Whenever possible, try to figure out what your next task will be — before it happens. Knowing what to do, how to act quickly, and what’s likely going to be best for your patients — early in your medical career as well as in any future clinic or hospital jobs — often requires you to be proactive. Doing so, along with reading and feeling comfortable with your medical knowledge, is another great way to reduce your on-call stresses.
Before you start your on-call shift, and while receiving checkout on the patients you will be covering, try to ask the day-shift resident, who is providing check out to you, what problems they foresee or expect to pop-up overnight, as well as what they would recommend doing for that problem. As you gain more experience on the job and on-call, you may not feel the need to ask such questions anymore, but doing so can help you build your knowledge base, about the patient and any possible solutions to their problems, from a more experienced resident. An additional bonus is that this knowledge will better prepare you for the night, should something happen.
Recovering from a single on-call night or several night shifts can be grueling, as medical residents often only have a half day — at best a weekend — to do it. Try your best to get back on a nighttime sleeping schedule with blackout curtains, earplugs, and by turning off your phone. Avoid sleeping pills and their hang-over, addictive effects; if necessary, consult your general practitioner, but never self-prescribe. Finally, be extra cautious about driving home after a night shift or night call. Call a spouse, family member, friend, Uber, or a taxi to take you home — or simply return to your call room to take a nap (just make sure there’s time for the next on-call person to get setup for their shift). Finally, if you have a chance to take a shower, do it before morning rounds — you’ll thank yourself for it.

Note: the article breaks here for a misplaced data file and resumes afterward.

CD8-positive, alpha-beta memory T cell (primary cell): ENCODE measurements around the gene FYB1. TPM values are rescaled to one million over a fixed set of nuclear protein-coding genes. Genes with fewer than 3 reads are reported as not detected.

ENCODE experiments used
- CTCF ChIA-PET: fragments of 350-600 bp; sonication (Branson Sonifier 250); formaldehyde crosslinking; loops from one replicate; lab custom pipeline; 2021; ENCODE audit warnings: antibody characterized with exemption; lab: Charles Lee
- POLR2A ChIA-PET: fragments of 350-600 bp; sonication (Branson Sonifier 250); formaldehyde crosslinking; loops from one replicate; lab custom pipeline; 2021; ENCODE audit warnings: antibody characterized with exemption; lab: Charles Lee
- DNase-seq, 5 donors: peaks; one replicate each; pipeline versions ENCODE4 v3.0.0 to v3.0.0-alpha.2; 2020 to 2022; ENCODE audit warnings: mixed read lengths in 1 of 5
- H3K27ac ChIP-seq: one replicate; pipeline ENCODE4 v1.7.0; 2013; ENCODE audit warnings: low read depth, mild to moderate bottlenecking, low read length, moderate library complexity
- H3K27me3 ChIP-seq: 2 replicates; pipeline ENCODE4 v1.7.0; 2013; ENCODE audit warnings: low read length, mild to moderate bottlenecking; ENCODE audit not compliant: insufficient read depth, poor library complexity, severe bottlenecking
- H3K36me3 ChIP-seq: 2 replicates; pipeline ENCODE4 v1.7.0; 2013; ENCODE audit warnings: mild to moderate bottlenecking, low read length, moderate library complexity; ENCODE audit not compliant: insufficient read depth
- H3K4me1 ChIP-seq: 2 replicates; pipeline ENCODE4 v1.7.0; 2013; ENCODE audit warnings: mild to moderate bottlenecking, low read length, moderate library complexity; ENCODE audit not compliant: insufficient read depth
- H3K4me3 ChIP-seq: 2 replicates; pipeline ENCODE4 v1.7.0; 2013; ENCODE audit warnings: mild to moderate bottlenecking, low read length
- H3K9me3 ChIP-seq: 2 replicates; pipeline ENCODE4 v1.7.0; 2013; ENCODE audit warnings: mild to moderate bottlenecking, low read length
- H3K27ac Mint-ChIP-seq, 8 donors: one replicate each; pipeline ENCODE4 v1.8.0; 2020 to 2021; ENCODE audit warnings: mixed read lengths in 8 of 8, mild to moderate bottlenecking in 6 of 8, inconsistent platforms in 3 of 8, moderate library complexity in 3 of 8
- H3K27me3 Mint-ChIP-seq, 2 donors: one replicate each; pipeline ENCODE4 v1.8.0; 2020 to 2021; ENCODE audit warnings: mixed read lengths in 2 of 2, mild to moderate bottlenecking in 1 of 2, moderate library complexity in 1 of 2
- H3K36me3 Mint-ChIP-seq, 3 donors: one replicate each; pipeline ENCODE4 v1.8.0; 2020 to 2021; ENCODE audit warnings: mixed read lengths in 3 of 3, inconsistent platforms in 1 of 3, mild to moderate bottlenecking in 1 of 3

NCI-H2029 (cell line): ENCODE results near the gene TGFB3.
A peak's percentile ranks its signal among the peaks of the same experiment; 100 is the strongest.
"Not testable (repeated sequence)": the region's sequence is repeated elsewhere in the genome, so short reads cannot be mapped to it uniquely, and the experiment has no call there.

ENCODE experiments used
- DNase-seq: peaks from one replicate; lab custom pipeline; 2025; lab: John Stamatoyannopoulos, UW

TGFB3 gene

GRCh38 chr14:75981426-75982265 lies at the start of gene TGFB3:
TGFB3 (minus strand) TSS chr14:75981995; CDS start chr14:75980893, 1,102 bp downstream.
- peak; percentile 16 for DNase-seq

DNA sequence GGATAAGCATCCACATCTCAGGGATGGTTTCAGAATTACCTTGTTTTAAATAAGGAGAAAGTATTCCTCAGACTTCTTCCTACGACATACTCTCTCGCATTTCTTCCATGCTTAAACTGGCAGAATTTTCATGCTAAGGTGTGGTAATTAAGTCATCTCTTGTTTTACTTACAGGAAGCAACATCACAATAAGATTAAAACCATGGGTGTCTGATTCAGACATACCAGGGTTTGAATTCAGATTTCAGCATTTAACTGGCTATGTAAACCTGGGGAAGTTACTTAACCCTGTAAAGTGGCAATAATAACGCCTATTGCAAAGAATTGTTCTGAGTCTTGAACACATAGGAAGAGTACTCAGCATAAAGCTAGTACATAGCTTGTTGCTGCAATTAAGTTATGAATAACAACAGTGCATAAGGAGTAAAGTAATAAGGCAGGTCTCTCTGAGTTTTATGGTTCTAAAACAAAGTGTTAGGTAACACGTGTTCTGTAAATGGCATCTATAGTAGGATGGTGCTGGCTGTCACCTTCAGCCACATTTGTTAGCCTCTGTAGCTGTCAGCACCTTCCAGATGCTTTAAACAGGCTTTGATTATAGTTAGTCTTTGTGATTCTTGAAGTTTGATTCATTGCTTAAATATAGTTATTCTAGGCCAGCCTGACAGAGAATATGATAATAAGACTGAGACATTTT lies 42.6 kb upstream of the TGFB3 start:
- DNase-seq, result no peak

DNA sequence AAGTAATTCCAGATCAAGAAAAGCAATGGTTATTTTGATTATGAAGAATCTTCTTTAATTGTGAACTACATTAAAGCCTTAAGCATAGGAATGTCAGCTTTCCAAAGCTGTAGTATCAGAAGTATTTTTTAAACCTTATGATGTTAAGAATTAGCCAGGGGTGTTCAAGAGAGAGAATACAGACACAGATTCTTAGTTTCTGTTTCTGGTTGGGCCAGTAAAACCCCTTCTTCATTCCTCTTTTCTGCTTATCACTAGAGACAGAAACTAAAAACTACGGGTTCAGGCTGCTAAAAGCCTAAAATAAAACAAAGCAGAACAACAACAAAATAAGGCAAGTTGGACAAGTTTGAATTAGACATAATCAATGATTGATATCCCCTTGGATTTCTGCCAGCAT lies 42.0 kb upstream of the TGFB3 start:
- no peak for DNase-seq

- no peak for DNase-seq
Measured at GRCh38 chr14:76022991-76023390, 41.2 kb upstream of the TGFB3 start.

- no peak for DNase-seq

No matter what happens on-call or on your night shift — for example, a code or a rapid response — always take a deep breath before you enter the situation, and to paraphrase one of the Laws of The House of God (a satirical novel that follows a group of medical interns): the first pulse you take should always be you own. Stay calm and enter the situation knowing you’re fundamentally prepared to assess and attack the situation, or call for support.
Before you ever have a chance to land your dream clinical or hospital job, you and your fellow residents must graduate from your residency program, and that, among other things, includes surviving night shifts, on-call nights, night float, and/or 24-hour shifts. Be mentally and physically prepared, be proactive, take care of yourself, and before you enter any stressful situation, take a deep breath and be ready to activate your buddy system, because remember, you’re not alone.